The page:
Police sell interviews of serial cat killer for £250 apiece

Steve Bouquet interview by Sussex Police
Steve Bouquet interview by Sussex Police. Screenshot.
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NEWS AND COMMENT-SUSSEX, UK: There is uproar over a decision by the police force which investigated the Brighton cat killings to sell video clips of their interviews with the Brighton Cat Killer, who is now dead. He died of cancer in jail not long after he was imprisoned actually. His name was Steve Bouquet and he was dubbed the Brighton Cat Killer because he stabbed 16 domestic cats of which 9 dead of their wounds.

He was an ex-Royal Navy seaman and died at the age of 54 on January to 6th 2022. Sussex police are charging £250-a-clip of their interviews with him during the investigation. They justify the charge to cover administrative time. It seems very macabre and voyeuristic to me. Other police forces disagree with this policy and would never do it. It seems contrary to good policing and police policy.


Note: This is an embedded video from another website. Sometimes they are deleted at source or the video is turned into a link which would stop it working here. I have no control over this.

I guess that they can do it because the man has died and the case is comprehensively closed and there is no need any more for the video material. And so, they sell it on the open market. As I understand it, they have an eBay account where they sell confiscated items from criminals. I find it a bit weird that a major police force has an eBay account to sell police material.

I’m not sure that this is morally justified in any case. Perhaps other criminals might want to view the video material to learn about how to go about killing domestic cats. The video material might be educational to some cat haters.

Steve Bouquet, the Brighton Cat Killer, on trial for stabbing 16 cats, killing 9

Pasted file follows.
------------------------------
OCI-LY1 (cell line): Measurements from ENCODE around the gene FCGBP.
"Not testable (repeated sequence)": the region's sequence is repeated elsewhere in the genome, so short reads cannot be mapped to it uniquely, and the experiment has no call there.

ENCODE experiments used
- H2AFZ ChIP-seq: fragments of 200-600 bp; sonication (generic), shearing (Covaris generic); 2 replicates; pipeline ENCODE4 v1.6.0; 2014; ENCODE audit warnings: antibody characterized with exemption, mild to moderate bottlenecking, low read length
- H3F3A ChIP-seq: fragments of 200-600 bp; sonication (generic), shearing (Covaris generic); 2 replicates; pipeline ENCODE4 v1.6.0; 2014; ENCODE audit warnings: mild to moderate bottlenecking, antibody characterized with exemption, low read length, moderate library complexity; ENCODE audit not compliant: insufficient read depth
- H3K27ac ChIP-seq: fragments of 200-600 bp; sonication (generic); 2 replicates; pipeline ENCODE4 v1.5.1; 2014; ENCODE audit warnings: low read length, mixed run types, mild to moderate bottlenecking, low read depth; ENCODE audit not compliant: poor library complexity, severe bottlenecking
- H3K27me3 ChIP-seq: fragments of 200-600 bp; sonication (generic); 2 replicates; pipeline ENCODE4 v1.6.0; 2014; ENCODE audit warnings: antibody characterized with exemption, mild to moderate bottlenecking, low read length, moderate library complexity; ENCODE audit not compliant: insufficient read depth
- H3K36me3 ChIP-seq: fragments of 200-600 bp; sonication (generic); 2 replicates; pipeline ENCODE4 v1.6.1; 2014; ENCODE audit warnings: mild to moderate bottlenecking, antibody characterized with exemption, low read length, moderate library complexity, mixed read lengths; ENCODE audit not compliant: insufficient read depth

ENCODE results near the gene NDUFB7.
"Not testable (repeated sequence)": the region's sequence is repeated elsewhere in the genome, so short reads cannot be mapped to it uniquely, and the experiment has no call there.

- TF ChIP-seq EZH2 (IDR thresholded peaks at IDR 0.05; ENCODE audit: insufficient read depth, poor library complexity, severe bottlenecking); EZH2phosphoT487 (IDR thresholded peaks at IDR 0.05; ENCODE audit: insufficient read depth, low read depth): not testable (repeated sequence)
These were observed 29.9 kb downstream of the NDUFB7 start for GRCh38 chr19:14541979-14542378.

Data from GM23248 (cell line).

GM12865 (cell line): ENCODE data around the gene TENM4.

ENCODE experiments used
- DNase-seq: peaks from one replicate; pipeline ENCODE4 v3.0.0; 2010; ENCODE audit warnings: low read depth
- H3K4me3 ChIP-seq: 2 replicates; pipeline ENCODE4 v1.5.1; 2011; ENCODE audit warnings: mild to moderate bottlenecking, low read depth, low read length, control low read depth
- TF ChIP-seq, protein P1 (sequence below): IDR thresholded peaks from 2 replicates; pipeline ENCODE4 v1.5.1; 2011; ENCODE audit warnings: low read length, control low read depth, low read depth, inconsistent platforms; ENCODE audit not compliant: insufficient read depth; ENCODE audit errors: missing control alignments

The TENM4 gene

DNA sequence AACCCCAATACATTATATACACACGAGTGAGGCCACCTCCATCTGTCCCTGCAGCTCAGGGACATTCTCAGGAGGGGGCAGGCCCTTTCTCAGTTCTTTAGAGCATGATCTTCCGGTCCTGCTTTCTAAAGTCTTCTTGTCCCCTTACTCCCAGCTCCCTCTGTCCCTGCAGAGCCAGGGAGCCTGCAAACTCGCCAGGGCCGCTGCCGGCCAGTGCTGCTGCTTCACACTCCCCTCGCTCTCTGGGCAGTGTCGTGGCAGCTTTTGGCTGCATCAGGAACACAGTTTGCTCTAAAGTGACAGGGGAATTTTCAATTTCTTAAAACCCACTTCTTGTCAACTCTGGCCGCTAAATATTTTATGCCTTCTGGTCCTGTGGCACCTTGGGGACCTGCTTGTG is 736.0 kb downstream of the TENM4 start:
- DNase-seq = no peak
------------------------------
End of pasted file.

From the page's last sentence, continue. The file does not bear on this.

Some of the material which is for sale was produced as evidence in court. The co-founder and presenter of Charged True Crime UK, Mr Doherty-Cove said that the sharing of police interview footage “should be based on whether it is in the public interest to do so. However, by charging for the footage, it feels as though Sussex Police is limiting their content based on the deepness of a potential buyer’s pockets”.

Doherty-Cove requested some of the interview material for a film that he is making called: Charged: How to Catch a Cat Killer. It would seem to me that this film may prove useful to criminals who wish to abuse animals and you want to avoid detection. To be frank, I’m not actually sure that Mr Doherty-Cove is being more responsible than Sussex Police.

A spokesperson for Sussex Police said:

“We support the principles of open justice and the wider benefits to our local communities of sharing this information, legally and proportionately, for the prevention and detection of crime, and building confidence in reporting.”

They went on to state that what they are doing is “common practice and accepted within the production industry”. Apparently not.

Spokespersons for police forces in Essex, Surrey, Kent and Hampshire all said that they would not sell off video material as is the case with Sussex Police.

For example, Hampshire police said: “As a force we would not charge a fee for this in any circumstance.”

And Surrey Police said: “We do not charge for supplying video to the press.”

UK police charge around 4% of all criminals engaged in criminal behavior in the UK as reported. 94% of criminal activity is unpunished thereby encouraging more criminality. The UK have abandoned British citizens. They are on their own.

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